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This is a rather brief inquiry, but to get to the point it's always frustrated me that in non-relativistic and relativistic quantum mechanics spin matrices are written as a "vector of matrices" instead of just using covariant notation to represent the the quantity as a rank-3 tensor (triad) or just a general 3D array in the case that a certain scenario doesn't provide that the quantity is strictly a tensor. Anyways, it is acceptable to write the Dirac equation as $$i\hbar \gamma^{\nu \:\: \: \mu}_{\: \: \alpha} \partial_{\mu} \psi^{\alpha} - mc \delta^{\nu}_{\:\alpha} \psi^{\alpha}=0$$ If this isn't acceptable, could you please explain why? If it is, why is the so called covariant form of the Dirac equation not written this way, why is there such a convention of writing these triads as vectors of matrices?

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  • $\begingroup$ The Dirac equation is already covariant. Note that $\psi$ transforms as a spinor not a vector under Lorentz transformations. cheng.physics.ucdavis.edu/teaching/230A-s07/rqm4_rev.pdf $\endgroup$ – Luke Burns Mar 22 at 4:30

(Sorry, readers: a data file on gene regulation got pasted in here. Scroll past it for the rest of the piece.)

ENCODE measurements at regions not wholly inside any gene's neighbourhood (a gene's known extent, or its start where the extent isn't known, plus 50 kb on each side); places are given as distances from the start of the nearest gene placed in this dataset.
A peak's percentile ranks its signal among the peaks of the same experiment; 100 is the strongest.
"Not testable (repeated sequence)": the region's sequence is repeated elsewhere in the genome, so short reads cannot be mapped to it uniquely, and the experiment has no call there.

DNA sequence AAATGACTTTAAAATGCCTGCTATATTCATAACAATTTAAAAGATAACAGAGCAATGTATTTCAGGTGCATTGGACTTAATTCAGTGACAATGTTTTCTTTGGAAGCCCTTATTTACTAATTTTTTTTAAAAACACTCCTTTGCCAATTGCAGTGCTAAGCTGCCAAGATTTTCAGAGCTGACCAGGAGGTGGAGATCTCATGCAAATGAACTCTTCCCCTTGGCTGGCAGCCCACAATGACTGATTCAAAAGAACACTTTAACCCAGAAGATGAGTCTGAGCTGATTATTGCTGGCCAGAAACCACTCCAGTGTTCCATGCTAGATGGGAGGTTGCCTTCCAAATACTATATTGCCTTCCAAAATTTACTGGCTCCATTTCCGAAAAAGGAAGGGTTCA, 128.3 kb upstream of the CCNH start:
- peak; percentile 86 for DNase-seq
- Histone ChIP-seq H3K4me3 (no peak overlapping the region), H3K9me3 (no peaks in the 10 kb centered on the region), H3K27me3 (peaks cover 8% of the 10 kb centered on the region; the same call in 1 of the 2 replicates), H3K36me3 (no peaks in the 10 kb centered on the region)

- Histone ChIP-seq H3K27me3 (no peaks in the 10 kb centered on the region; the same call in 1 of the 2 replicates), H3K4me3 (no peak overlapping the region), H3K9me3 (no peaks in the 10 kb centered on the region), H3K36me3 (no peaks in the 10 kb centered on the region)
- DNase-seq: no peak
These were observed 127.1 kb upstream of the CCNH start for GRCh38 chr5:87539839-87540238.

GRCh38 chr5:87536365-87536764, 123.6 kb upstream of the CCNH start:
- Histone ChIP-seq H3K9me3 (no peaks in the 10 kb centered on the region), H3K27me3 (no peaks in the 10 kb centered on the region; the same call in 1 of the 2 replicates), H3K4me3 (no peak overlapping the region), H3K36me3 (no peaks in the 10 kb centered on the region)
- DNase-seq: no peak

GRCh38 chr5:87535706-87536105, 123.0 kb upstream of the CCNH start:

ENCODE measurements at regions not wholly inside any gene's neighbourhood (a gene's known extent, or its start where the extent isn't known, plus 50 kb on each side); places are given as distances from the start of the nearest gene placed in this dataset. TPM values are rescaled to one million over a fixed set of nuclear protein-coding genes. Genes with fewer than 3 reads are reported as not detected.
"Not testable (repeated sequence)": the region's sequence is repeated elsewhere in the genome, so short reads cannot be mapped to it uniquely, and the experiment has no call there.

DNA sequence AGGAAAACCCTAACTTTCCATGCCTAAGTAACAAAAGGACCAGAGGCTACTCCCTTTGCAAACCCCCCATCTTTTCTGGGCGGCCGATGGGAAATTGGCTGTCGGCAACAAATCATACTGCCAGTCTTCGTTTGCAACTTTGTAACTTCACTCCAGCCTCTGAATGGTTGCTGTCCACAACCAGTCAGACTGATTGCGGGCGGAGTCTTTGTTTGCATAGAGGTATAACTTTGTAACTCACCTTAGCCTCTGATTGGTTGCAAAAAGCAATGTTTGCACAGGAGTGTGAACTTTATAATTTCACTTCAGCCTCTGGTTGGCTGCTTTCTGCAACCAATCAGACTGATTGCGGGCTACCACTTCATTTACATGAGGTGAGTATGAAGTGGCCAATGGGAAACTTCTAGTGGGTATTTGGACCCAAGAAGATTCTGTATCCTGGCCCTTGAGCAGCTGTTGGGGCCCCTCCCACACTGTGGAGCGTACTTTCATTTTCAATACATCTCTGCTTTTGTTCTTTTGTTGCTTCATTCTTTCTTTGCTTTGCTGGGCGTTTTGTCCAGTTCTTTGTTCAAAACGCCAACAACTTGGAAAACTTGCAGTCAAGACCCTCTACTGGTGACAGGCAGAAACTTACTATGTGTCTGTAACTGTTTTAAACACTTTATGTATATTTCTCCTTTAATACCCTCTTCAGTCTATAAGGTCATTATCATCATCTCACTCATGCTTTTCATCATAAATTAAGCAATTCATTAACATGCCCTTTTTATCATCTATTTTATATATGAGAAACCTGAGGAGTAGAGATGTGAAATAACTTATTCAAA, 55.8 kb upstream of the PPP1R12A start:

• $\begingroup$ I do realize this, the question is in regards to writing the $\gamma$-matrices more true to how covariant equations are typically written. Is there anything incorrect about viewing the equation as a contraction of the components of the wavefunction with the lower index of the $\gamma$ "triad" $\endgroup$ – David G. Mar 22 at 4:32
  • $\begingroup$ Furthermore your choice of Greek indices for both representations blurs the distinction between the two kinds of indices. It is extremely confusing. $\endgroup$ – G. Smith Mar 22 at 4:54
  • $\begingroup$ My point of view is that it is fine to make the spinor indices explicit, and I believe some books do for clarity. However, it is not acceptable to make the two kinds of indices look the same. And it is not acceptable to refer to it as a tensor of rank 3. It is simultaneously a tensor of rank 2 under the spinor representation and a tensor of rank 1 under the vector representation. $\endgroup$ – G. Smith Mar 22 at 5:05
  • $\begingroup$ You may be able to do this, but it's not clear to me that there's any utility in doing so, as it obscures the basic structure of the gammas. Dirac chose these matrices precisely for their relativistic structure: the gammas are effectively an orthonormal basis for a four-dimensional vector space with Minkowski metric. The algebraic structure is important. $\endgroup$ – Luke Burns Mar 22 at 5:05

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